1 PM Jul 5 2012, Aria, 80th (157 entries)
This tournament followed the usual pattern in which my stack increases early then slowly
dwindles to mediocrity before finally going to zero. In one big hand, the last hand before the first break,
I managed to knock two players out and come close to tripling my stack holding ace-king offsuit.
First to act, I raised 3x to 600. The player to my left called. Then after several folds, another
player on the other side of the table, who shortly before this hand had gone all-in against me when
I was holding
(that time, I folded) decided to go all-in again with a fairly good-sized stack of about 6000 chips.
The player to his left deliberated quite awhile before finally folding, then it
got folded quickly around to me. I made the slight mistake of just saying "I call"
when it would have been more appropriate to just go all-in with a player to my left
still to act, but anyway, all three of us ended up all-in. I had both players
covered (the one to my left was just barely covered).
The player to my left turns over
and the other guy, who had gone all-in for the second time in just a few hands, was holding
I was only a 40% favorite to win the hand. Somewhat surprisingly, the nine-ten hand
was more than a 36% favorite. The suited ace was only 20% to win the hand preflop.
The way it played out nobody paired until I hit a king on the river. I took down
the huge (at that point in the game) pot and became our table's chip leader.
Things went well enough for awhile. With my stack at about 24K I did lose one
fairly big hand holding I don't know what. I just remember being
in the lead heads-up and seeing my stack reduced down to about 17K instead of knocking out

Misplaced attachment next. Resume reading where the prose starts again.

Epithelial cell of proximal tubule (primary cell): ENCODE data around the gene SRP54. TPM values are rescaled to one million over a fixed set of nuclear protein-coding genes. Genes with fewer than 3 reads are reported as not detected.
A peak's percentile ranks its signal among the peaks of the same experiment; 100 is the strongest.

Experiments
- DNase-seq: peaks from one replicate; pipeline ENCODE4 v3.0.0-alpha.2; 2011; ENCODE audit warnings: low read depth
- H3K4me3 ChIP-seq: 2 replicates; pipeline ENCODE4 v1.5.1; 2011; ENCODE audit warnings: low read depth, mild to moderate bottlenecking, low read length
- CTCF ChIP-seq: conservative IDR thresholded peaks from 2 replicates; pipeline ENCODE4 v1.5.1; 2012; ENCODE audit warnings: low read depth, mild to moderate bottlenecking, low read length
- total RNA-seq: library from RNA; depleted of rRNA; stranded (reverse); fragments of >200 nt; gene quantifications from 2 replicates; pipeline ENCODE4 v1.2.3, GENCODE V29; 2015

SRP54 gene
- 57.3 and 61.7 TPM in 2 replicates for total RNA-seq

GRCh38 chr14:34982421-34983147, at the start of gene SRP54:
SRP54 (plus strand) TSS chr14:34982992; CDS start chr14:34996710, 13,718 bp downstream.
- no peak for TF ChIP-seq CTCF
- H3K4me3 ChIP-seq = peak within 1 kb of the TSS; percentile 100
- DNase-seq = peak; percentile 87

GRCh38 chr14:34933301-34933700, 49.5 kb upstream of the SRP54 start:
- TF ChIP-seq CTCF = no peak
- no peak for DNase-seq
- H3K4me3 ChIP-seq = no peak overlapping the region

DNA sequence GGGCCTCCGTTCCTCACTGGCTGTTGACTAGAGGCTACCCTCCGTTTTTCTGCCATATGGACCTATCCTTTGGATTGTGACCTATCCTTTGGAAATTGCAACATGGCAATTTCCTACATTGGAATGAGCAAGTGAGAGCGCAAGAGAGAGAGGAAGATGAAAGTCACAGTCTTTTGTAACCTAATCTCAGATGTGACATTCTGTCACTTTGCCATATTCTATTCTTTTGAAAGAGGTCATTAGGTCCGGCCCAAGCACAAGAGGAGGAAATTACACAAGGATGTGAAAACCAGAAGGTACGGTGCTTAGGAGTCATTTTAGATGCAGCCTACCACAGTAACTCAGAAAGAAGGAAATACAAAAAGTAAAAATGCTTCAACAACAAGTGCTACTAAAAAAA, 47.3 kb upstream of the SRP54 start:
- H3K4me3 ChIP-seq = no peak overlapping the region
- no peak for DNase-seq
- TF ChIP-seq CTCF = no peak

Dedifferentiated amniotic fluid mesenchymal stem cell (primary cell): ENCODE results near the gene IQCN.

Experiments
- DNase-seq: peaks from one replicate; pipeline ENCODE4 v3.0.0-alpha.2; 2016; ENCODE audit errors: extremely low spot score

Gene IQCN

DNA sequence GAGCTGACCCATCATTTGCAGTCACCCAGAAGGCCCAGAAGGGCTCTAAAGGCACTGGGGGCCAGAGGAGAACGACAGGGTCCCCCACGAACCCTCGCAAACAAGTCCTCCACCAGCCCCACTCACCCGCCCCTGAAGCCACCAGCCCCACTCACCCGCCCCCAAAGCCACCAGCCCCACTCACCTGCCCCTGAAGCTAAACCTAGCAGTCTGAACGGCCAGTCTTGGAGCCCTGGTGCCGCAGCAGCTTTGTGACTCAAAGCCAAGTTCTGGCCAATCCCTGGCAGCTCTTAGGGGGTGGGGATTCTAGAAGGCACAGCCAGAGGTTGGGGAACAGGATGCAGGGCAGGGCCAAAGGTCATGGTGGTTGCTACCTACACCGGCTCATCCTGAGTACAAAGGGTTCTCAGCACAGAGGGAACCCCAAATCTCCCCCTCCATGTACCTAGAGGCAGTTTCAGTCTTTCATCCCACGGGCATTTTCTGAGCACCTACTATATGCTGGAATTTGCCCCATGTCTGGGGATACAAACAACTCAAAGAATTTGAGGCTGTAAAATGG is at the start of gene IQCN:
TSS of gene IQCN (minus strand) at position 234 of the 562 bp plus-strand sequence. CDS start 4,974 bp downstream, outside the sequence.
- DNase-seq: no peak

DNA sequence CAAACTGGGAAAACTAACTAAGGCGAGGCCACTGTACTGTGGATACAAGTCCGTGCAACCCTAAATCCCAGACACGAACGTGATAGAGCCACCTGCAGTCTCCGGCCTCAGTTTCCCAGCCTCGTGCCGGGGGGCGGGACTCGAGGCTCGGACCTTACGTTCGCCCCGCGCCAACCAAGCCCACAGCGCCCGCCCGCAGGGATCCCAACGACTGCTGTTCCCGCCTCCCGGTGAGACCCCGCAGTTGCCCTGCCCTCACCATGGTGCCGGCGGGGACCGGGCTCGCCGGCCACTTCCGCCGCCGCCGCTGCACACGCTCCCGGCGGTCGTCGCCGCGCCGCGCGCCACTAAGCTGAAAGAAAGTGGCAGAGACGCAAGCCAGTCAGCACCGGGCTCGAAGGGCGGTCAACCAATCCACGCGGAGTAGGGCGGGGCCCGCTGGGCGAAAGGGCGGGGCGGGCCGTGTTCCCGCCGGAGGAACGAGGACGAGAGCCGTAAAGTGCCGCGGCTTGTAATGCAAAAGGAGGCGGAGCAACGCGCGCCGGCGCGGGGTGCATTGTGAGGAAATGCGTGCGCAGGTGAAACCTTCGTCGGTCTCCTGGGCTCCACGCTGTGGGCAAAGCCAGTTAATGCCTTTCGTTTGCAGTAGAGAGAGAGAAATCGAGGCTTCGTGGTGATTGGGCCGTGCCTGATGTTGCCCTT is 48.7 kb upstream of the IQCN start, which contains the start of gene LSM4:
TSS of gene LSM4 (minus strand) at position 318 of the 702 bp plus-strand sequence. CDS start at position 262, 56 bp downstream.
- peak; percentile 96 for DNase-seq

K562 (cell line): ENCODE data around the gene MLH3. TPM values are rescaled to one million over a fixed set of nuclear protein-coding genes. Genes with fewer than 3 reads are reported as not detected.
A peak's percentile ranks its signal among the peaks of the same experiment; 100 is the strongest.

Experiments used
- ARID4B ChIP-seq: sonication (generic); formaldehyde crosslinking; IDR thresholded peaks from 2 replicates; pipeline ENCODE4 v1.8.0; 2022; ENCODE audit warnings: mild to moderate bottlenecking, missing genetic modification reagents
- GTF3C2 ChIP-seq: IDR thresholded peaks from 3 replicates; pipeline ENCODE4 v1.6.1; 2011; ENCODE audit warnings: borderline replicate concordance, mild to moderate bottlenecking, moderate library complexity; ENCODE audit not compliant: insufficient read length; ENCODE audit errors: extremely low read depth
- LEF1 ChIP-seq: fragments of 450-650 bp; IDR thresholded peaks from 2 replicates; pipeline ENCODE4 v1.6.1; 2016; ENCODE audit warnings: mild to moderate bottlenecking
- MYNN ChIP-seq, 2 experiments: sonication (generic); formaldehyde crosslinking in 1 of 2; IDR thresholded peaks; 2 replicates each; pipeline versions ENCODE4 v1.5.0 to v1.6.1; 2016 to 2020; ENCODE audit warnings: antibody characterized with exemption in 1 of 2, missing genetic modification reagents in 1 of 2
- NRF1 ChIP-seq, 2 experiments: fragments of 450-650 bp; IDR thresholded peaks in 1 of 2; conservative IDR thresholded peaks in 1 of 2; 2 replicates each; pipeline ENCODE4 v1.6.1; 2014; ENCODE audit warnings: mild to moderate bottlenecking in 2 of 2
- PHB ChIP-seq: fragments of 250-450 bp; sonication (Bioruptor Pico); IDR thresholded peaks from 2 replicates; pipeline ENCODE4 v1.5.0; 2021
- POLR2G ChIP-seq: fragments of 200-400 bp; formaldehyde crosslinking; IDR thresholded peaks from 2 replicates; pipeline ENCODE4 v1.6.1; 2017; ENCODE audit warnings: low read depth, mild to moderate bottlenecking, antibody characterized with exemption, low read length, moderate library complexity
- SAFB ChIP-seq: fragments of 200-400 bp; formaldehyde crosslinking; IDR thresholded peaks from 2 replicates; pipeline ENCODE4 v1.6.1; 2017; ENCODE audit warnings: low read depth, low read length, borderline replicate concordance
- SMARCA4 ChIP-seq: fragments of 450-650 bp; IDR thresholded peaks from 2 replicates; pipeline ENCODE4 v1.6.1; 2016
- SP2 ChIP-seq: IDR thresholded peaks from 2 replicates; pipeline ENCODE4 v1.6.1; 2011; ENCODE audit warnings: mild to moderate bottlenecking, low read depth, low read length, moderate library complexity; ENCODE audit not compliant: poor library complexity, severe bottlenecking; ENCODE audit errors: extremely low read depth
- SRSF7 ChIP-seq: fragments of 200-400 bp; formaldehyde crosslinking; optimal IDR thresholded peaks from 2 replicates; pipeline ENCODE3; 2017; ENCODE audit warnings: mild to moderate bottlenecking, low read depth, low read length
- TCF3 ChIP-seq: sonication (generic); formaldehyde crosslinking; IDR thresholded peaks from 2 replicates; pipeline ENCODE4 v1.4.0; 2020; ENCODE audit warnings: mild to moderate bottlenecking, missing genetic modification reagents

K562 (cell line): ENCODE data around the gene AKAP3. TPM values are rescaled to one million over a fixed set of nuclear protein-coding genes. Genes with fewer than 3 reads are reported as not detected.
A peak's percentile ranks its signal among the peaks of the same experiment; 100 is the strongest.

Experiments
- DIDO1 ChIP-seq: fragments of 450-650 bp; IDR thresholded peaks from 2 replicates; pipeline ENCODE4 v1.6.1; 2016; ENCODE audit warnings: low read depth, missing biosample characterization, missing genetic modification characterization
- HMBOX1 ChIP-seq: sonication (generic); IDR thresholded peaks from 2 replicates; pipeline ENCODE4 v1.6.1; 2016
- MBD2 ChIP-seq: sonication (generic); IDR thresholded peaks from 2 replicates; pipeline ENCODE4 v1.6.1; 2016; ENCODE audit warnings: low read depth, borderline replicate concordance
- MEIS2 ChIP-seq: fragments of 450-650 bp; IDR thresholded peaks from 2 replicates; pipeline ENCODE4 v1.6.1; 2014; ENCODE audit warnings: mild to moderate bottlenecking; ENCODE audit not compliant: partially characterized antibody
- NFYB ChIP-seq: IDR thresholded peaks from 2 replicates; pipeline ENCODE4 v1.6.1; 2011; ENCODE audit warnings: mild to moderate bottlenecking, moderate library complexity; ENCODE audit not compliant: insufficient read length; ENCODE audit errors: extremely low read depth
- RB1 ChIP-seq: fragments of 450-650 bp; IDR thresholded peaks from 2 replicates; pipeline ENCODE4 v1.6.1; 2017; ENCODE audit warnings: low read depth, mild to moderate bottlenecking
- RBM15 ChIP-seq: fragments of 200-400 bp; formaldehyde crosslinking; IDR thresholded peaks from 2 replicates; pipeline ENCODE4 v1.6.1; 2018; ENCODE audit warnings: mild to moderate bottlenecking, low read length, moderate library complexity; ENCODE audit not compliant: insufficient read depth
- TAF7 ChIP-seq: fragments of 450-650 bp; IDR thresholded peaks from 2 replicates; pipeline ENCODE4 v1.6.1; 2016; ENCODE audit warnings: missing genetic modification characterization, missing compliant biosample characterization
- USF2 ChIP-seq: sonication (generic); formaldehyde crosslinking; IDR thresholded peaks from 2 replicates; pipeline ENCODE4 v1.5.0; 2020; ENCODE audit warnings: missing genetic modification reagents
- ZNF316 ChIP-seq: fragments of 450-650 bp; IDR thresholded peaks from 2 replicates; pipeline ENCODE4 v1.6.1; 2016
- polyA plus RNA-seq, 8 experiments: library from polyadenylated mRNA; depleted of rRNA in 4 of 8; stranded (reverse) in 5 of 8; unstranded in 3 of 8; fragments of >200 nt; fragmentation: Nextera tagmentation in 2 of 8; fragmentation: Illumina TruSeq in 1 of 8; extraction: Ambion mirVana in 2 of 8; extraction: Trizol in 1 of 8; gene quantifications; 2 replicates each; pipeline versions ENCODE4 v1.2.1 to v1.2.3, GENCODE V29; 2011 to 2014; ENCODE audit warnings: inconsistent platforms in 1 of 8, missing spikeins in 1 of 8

a player and having about 30K in chips. But the hand that really went wrong was one in
which I held
in early position. I only raised 2.6x preflop, which may have been a mistake.
If I had raised about 5x it's possible that the player three to my left holding
would have folded his cards. I let him in too cheaply perhaps. Anyway, he called
and everyone else folded. When the flop came
I looked over at the other player's stack and saw that he had about 5K fewer chips
than I did (he had about 14K left and I had about 19K left). With a flop like this
I felt the correct thing to do with queens was to move all-in, which I did.
For some reason the other player had put me on ace-king, so he insta-called.
When he saw the queens he was a little displeased, but he still remained excited about
the hand. At this point I was a 70% favorite to win it, so I don't feel that I
made any mistake by pushing all-in. Actually, it would have been a horrible
mistake to let my opponent see a free (or cheap) card in this situation.
The turn card could have been worse, but it wasn't good at all:
Now, in addition to the relatively unlikely draw to the set that he always had,
the guy all-of-a-sudden also has both an open-ended straight draw, and a flush draw
as well - he has a total of 16 outs (2 set cards, 8 straight cards, and 9-3=6
flush cards). The river came
and my opponent took down the massive pot. I did manage to steal the blinds once
after that, but lost the rest of my stack going all-in with king-jack offsuit
against the player to my right who had raised preflop with pocket aces (it turned out).
No miracles happened, so I was out in roughly 80th place.